For the last few decades we see a similar picture. The weakcurrent of the vertical mobility has been active in different ways:"through enrolling in one of the more distinguished castes" by thosewho became wealthy and could obtain a sanction from the Brahmins;through creation of a new caste; through change of occupation;through intercaste marriages; through migration; and so on. [10]Quite recently a considerable role began to be played by education,and by political and religious factors.[11] It is evident, therefore,that, in spite of the fact that the caste-society of India isapparently the most conspicuous example of the most impenetrable andrigidly stratified body, nevertheless, even within it, the weak andslow currents of vertical mobility have been constantly present. Ifsuch is the case with the India caste-society, it is clear that inall other social bodies vertical mobility to this or that degree,must obviously be present. This statement is warranted by the facts.The histories of Greece, Rome, Egypt, [11] China, Medieval Europe,and so on show the existence of a vertical mobility much moreintensive than that of the Indian caste-society. The absolutely rigidsociety is a myth which has never been realized in history.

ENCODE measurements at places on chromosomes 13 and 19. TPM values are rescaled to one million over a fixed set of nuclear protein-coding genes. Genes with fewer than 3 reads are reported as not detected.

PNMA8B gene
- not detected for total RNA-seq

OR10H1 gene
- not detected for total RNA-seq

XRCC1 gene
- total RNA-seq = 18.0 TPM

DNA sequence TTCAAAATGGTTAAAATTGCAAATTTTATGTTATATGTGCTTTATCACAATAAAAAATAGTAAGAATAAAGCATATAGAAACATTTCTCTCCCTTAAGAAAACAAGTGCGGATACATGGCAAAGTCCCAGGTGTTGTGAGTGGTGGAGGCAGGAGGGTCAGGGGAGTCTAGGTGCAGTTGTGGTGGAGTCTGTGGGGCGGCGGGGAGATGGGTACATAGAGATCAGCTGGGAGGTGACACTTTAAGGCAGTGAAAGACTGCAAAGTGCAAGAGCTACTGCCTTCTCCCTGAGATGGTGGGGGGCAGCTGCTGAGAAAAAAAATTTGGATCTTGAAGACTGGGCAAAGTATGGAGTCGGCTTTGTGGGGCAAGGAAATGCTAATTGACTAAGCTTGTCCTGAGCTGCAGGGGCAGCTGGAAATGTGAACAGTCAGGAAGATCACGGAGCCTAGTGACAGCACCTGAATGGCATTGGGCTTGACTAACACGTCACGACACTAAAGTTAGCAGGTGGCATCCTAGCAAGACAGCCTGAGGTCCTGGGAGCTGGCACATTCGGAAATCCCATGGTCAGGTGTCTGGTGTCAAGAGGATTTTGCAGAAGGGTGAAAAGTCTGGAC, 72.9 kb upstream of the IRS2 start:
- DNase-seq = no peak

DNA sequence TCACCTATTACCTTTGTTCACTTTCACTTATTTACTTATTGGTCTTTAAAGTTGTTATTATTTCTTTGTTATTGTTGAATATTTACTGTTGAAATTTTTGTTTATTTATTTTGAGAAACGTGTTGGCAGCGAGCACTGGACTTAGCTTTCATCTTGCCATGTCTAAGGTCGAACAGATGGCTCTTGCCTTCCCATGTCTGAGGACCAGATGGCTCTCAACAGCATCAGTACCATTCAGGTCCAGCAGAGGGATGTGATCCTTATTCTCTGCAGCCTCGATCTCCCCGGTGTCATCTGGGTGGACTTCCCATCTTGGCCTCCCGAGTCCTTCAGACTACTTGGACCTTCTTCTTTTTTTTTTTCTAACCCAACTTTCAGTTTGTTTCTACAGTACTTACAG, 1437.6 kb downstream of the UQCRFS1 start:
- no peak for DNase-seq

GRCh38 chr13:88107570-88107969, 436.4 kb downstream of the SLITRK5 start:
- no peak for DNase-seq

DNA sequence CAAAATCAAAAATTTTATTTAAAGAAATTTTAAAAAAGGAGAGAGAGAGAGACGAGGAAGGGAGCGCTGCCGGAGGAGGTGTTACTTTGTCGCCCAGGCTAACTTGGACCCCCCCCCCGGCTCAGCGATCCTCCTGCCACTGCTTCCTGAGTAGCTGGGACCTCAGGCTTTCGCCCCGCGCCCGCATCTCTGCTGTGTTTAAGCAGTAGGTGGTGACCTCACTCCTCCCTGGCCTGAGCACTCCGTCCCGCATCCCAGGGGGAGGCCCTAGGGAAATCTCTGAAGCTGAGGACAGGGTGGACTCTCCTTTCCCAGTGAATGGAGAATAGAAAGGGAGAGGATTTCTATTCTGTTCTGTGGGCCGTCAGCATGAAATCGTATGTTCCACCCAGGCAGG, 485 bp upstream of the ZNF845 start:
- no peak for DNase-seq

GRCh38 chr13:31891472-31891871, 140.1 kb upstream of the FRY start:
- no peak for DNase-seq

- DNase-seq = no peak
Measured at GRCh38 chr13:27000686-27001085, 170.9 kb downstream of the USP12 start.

2. The Second Proposition.--There has never existed a societyin which vertical social mobility has been absolutely free and thetrasition from one social stratum to another has had noresistance. This proposition is a mere corollary to the premisesestablished ahove, that every organized society is a stratified body.If veritcal mobility were absolutely free, in the resultant societythere woulb be no strata. It would remind us of a building having nofloors separating one story from another. But all societies have beenstratified. This means that within them there has been a kind of"sieve" which has sifted the individuals, allowing some to go up,keeping others in the lower strata, and contrariwise.

Only in periods of anarchy and great disorder, when the entiresocial structure is broken and where the social strata areconsiderably demolished, do we have anything reminding us of achaotic and disorganized vertical mobility en masse. [13] Buteven in such periods, there are some hindrances to unlimited socialmobility, partly in the form of the remnants of the "sieve" of theold regime, partly in the form of a rapidly growing "new sieve."After a short period, if such an anarchic society does not perish inanarchy, a modified "sieve" rapidly takes the place of the old oneand, incidentally, becomes as tight as its predecessor. What is to beunderstood by the "sieve" will be explained further on. Here it isenough to say that it exists and functions in this or that form inany society. The proposition is so evident and in the future we shallindicate so many facts which warrant it, that there is no need todwell on it longer here.